1025

Significant Historical Letter Hinting at the Possibility of a Mint in Georgia

Currency:USD Category:Coins & Paper Money Start Price:2,500.00 USD Estimated At:5,000.00 - 10,000.00 USD
Significant Historical Letter Hinting at the Possibility of a Mint in Georgia
SOLD
7,750.00USDto e********v+ (1,937.50) buyer's premium + applicable fees & taxes.
This item SOLD at 2018 Mar 15 @ 08:36UTC-7 : PDT/MST
SHIPPING & HANDLING: Shipping and Handling cannot be estimated prior to invoicing, based on the size and weight of your purchase. All shipping is subject to a minimum charge of $19.00. If additional shipping and handling costs are required, the buyer will be reinvoiced for the balance due. Items are not shipped until the invoice is completely paid. Many buyers purchase a number of lots. Every effort will be made to include all lots in a single shipping charge calculated to cover the weight and...
Incredible two page letter written and signed by the president of the Central Bank of Georgia, James Camak, addressed to Samuel Moore, Director of the Mint in Philadelphia, datelined Milledgeville, (Georgia) March 13, 1830. This early letter was written in less than a year from the original date of discoveries of gold in Georgia. “Within the past year, discoveries have been made in this state which warrant the conclusion that the gold mines of Georgia are very valuable. It has been suggested that those who own, or are engaged in working these mines, would be greatly accommodated, could some arrangement be made by which they could dispose of the gold they may find, to this bank. And it is believed that probably the bank itself may be benefited by such arrangement. Will you have the goodness to furnish the Directors with the information that may enable them to decide on the subject. In particular, it would be desirable to us to know what your regulations are in connection with the gold you receive from N Carolina, and the most approved methods practiced at the Mint to avoid imposition…”

Hixon (US Obsolete Bank Notes, 1988) shows this bank as existing from 1829-1842. As a new bank, they would have been anxious to try to get a piece of the Georgia gold business. Bank notes from this bank are extremely rare. Their involvement in the Georgia gold business is unknown, but it appears that they never directly entered the Georgia gold market, as evidenced by the fact that they never placed a branch in Auraria or Dahlonega. The Bank of Darien (1818-1841) also had a branch in Milledgeville. They were successful in opening branches in Auraria (c1834-1836) and Dahlonega (c1836-1841), and probably had the majority of the gold region banking business during the first decade of the Dahlonega Branch Mint.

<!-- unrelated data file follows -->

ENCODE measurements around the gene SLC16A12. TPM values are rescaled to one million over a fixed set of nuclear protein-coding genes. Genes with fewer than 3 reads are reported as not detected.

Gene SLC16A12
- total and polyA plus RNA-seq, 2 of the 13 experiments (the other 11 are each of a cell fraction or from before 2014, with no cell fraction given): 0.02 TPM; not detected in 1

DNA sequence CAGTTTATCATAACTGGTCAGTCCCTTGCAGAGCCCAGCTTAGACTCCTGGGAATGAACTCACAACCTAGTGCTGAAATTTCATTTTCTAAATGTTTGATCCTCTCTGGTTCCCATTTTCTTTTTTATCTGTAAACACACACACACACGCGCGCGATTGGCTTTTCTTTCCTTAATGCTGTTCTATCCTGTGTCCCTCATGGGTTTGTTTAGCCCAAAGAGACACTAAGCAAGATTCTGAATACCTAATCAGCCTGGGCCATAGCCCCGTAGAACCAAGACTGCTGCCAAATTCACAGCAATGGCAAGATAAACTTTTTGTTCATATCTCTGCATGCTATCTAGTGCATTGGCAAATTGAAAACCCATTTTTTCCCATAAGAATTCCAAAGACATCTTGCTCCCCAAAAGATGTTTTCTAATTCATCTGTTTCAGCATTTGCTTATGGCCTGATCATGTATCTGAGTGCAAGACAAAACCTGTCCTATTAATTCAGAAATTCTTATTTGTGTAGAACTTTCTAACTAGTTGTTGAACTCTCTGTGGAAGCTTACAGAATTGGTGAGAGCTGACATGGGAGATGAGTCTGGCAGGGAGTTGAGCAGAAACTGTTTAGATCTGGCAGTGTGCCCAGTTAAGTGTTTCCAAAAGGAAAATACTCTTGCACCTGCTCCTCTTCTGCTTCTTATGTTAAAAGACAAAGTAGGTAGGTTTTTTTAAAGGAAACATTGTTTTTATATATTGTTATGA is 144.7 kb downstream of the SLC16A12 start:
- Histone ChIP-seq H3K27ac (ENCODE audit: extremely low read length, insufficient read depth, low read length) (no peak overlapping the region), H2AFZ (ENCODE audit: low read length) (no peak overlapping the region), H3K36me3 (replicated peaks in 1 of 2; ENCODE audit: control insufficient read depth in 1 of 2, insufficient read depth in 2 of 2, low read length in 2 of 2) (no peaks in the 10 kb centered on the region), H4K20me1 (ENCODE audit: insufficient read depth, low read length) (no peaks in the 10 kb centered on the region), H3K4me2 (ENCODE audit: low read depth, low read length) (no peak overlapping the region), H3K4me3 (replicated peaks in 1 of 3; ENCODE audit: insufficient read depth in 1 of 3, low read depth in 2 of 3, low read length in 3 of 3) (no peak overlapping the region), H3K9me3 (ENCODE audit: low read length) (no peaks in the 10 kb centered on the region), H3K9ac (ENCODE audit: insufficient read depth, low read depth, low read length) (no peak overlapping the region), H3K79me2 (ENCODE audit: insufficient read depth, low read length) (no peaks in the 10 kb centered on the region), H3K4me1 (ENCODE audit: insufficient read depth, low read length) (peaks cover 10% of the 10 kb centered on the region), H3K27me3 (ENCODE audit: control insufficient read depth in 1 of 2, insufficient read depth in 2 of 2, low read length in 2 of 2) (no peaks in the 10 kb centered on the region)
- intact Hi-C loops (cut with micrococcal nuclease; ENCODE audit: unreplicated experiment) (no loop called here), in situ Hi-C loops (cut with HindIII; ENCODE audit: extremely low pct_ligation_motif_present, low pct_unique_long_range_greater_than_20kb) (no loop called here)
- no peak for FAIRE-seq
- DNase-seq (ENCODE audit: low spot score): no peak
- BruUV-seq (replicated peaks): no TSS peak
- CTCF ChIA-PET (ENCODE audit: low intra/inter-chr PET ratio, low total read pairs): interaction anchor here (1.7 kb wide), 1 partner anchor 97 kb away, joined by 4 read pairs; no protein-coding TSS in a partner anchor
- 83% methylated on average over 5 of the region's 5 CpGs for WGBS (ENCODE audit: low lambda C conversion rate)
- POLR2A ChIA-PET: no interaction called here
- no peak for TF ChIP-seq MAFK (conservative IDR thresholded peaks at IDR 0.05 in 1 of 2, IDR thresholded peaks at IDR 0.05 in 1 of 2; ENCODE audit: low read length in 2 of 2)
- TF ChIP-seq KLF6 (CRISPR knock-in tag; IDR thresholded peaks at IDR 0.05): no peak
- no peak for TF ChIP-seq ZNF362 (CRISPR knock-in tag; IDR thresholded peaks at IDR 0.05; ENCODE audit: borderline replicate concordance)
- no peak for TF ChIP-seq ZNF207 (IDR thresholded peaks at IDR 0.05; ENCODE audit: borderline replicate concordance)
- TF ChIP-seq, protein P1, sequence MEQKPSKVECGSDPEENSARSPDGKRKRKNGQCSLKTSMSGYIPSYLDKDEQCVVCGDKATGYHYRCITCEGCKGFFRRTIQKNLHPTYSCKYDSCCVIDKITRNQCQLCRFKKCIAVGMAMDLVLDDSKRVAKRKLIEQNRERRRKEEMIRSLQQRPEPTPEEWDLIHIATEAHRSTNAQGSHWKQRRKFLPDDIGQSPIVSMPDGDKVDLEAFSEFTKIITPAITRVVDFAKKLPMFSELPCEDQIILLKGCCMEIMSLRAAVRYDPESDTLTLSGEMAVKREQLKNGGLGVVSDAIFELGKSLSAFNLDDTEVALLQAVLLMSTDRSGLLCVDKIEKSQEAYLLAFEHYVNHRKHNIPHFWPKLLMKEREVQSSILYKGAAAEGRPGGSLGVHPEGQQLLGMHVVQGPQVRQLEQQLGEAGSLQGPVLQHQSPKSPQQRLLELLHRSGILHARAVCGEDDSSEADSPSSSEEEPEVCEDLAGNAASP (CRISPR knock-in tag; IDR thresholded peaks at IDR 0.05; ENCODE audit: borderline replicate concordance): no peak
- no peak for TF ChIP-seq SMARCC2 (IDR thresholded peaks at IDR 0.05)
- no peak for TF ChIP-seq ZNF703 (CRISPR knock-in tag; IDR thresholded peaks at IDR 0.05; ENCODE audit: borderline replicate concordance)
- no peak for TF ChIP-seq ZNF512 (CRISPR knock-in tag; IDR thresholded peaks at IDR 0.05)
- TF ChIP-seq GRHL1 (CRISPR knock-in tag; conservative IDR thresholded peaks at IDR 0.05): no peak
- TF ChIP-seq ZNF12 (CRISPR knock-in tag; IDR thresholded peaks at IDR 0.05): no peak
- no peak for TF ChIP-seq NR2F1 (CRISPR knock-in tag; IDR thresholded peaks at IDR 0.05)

Milledgeville was the historical state capital of Georgia. It became the state capital in 1804, and remained the capital through the Civil War, when General Sherman invaded and overtook the town. In 1868 the capital was moved to Atlanta. None of the principals on this certificate are listed in Bonner’s Milledgeville, Georgia’s Antebellum Capital, 1978.

The first step in attracting a United States Mint to Georgia would be to prove there is enough gold and the necessity of doing so. This letter dated March 13, 1830 is from James Camak of the Central Bank of Georgia. The bottom of the second page says "Samuel Moore, esq. / Philadelphia." He was appointed by President James Monroe as Director of the United States Mint on July 15, 1824, holding this office until 1835. Moore moved to Philadelphia. This letter is going to Samuel Moore of the United States Mint in Philadelphia. The letter promotes Georgia mining, "...the conclusion that the gold mines of Georgia are very valuable." The letter than suggests a place to assay this gold, "It has been suggested that those who own or are engaged in working these mines, would be greatly accommodated could some arrangement be made by which they could dispose of the gold...." Finally, Mr. Camak promotes his bank as the proper place for this, "This bank is a state institution....No purpose of speculation, therefore, can be entertained...." Five years later Dahlonega would receive a branch mint of the United States Mint. A few tears. Two rips at edges of folds. One old tape mark. (Al Adams Gold Rush Memorabilia Collection) Date: 1830 Location: Milledgeville, Georgia HWAC# 57066